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Music Industry: Home

Guide to resources in music industry including music as business, music technology including recording studio and laws concerning music production and performance.

Media equipment available at the Mabee Library (main campus) and the Music Department Listening Lab

Media equipment available at the Mabee Library (Main campus):

  • 13 computers at the library's computer lab (Cardinal's Nest) have DVD/CD players.
  • The library has 4 external DVD/CD drives for check out.
  • The library has 2 DVD/Blu-Ray/CD multi region/format players for check out.
  • The library has several headphones for check out.

Media equipment available at the Music Department  Listening Lab:

  • Three listening stations with CD / LP (Vinyl) record / Audio Cassette players.
  • The Music Department Listening Lab is open 10-15 hours a week. The hours of operation is posted on the lab for each semester.

Browsing UIW libraries resources on music idustry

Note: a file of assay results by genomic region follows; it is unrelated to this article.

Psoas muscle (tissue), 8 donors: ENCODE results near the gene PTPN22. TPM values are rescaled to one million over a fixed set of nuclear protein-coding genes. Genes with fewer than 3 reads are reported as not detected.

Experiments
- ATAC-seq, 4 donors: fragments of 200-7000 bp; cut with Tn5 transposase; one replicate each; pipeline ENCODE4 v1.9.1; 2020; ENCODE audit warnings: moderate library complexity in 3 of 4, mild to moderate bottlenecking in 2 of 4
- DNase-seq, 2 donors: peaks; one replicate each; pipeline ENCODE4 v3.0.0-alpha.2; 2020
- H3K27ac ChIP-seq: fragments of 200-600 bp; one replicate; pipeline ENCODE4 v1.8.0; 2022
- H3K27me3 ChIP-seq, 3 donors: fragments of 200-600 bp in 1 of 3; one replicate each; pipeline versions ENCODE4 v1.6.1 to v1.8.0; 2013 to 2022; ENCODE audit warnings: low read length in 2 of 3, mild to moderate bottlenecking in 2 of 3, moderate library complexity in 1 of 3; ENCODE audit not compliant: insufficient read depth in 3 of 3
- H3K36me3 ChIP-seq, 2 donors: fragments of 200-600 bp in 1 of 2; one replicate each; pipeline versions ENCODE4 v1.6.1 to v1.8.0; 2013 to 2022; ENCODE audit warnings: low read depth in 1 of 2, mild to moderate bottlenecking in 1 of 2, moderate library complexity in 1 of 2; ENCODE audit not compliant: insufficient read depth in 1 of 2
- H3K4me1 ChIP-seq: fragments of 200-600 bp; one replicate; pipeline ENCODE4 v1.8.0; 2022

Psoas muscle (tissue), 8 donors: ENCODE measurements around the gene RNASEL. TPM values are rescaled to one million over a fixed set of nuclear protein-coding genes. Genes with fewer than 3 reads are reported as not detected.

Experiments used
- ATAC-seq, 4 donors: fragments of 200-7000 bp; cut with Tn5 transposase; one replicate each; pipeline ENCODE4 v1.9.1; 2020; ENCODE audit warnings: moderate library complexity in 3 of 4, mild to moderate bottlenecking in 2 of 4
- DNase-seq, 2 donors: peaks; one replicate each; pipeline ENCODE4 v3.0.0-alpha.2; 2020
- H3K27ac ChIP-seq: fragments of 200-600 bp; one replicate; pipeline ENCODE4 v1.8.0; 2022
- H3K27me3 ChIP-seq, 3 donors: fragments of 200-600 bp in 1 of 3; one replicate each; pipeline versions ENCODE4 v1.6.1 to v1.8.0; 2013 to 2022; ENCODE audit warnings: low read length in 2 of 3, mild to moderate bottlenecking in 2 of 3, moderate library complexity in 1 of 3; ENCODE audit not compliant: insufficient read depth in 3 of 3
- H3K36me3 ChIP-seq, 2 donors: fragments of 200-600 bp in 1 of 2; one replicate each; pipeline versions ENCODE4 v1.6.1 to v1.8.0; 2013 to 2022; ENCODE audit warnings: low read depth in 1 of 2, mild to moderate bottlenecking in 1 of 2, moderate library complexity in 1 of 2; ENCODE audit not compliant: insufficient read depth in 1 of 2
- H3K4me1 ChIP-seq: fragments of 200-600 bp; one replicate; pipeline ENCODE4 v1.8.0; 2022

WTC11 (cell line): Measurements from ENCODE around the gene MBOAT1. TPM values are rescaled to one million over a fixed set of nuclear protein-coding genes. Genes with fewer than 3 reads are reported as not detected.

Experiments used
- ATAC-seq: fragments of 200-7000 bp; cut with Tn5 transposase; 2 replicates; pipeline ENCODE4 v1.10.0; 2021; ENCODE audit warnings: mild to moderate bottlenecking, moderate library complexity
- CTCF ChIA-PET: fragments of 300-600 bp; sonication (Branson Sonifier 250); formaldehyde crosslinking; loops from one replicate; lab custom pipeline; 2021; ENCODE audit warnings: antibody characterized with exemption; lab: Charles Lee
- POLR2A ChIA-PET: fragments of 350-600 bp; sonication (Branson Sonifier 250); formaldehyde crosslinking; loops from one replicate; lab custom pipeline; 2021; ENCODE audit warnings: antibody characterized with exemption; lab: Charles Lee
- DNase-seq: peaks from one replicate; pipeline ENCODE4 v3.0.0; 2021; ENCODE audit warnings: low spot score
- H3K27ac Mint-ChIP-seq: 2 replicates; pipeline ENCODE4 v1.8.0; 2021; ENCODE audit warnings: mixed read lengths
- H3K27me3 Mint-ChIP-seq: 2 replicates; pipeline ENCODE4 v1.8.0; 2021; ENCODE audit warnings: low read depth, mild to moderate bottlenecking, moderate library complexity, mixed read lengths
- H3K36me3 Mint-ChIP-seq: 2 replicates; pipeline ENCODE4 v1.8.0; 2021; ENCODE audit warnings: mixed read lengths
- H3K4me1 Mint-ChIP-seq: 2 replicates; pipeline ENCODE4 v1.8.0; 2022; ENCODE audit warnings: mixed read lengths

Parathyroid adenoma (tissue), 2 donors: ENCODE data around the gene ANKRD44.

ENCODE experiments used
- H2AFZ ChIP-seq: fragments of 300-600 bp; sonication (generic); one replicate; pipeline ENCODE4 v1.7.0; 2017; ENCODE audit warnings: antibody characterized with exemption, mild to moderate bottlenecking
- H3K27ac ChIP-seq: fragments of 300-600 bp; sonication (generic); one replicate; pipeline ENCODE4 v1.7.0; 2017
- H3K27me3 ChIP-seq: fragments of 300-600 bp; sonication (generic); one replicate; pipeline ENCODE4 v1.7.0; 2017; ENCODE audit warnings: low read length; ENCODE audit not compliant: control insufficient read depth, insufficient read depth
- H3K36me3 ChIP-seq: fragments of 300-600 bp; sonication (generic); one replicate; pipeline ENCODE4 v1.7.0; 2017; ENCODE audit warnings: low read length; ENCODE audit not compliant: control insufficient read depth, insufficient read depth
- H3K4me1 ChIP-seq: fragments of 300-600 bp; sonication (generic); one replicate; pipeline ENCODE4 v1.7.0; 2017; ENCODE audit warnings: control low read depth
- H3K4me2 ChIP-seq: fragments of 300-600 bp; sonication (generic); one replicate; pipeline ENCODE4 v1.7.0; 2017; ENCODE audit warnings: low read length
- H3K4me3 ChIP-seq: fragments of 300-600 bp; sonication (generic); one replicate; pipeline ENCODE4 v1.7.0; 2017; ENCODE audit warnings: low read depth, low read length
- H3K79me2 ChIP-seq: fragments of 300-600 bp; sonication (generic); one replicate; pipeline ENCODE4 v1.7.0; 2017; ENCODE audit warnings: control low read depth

On UIW libraries main page, go to advanced search in NestSearch box at the middle of the page. In advanced search page, change the "Any Field" in the first search box to "Subject". Type "Music trade" as your search term. Click search. The results will be resources either print or online about music industry.


Media Librarian

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Farhad Moshiri
Library-Room 205
Media Collection, Music Collection, Copyright. Library liaison to Music Department.

Locate Journal Articles

A. UIW libraries are subscribed to the Music Periodicals Database (formerly International Index to Music Periodicals Full Text (IIMP-Full Text): Music journal resource including both scholarly and popular sources. Subject coverage includes music education, performance, ethnomusicology, musical theater, theory, popular music forms, composition and more.

B. In case you know which music journal you are looking for, UIW Libraries has access to many music journals full-text online and in print format. Click on "Articles+" tab  under the "NestSearch" section on the library's main page. Then, click on "Journals List tab". Type the journal title (omit initial articles) and press enter to see if UIW libraries has access to the journal through databases in electronic format online or has it in its print journals collection located on the second floor of the Mabee library (main campus).